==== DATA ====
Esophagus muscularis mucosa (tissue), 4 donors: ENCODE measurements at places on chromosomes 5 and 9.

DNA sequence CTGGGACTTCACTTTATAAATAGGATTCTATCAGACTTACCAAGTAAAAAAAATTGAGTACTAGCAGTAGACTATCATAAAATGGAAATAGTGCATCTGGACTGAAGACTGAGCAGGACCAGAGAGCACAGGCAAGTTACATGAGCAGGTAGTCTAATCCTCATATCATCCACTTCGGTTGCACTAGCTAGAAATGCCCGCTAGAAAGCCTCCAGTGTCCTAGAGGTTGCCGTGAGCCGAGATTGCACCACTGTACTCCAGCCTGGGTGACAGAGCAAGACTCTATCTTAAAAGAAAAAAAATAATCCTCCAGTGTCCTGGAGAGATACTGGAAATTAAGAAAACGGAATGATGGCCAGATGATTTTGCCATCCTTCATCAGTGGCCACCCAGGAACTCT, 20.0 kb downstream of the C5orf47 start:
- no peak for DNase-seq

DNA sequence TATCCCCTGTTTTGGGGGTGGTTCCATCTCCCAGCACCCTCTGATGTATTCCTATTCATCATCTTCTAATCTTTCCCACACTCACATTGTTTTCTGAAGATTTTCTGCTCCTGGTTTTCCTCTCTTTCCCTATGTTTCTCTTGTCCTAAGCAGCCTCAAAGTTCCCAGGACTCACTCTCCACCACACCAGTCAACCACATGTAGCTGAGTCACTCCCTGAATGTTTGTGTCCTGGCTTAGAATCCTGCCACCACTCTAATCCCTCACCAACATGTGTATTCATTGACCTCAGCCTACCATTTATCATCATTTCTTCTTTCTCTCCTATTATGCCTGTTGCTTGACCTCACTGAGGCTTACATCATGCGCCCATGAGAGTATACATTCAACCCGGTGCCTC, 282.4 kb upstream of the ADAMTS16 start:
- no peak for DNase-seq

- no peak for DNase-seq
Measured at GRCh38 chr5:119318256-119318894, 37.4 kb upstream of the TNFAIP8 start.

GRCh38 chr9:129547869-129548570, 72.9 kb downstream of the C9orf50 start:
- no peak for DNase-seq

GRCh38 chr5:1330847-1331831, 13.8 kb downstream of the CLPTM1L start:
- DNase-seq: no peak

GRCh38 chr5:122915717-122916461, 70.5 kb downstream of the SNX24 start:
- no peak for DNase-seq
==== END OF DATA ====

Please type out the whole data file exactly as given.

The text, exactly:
Esophagus muscularis mucosa (tissue), 4 donors: ENCODE measurements at places on chromosomes 5 and 9.

DNA sequence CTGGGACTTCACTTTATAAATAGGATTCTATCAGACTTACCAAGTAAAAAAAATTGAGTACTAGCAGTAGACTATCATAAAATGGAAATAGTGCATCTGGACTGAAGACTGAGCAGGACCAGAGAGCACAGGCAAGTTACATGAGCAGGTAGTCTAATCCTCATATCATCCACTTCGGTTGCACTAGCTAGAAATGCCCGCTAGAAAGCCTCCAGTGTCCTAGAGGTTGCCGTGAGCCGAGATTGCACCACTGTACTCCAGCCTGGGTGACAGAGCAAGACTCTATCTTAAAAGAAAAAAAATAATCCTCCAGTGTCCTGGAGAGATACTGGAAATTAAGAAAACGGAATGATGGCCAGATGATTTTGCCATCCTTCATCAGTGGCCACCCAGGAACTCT, 20.0 kb downstream of the C5orf47 start:
- no peak for DNase-seq

DNA sequence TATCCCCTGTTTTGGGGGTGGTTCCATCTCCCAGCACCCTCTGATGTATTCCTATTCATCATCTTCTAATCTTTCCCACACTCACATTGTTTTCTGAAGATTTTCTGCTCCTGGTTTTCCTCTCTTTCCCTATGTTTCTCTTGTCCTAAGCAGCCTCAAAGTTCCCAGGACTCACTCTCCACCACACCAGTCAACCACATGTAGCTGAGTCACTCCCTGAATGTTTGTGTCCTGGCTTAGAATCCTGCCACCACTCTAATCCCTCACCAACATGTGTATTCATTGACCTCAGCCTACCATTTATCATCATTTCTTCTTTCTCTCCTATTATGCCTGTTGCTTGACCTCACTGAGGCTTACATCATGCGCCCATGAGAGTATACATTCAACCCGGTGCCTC, 282.4 kb upstream of the ADAMTS16 start:
- no peak for DNase-seq

- no peak for DNase-seq
Measured at GRCh38 chr5:119318256-119318894, 37.4 kb upstream of the TNFAIP8 start.

GRCh38 chr9:129547869-129548570, 72.9 kb downstream of the C9orf50 start:
- no peak for DNase-seq

GRCh38 chr5:1330847-1331831, 13.8 kb downstream of the CLPTM1L start:
- DNase-seq: no peak

GRCh38 chr5:122915717-122916461, 70.5 kb downstream of the SNX24 start:
- no peak for DNase-seq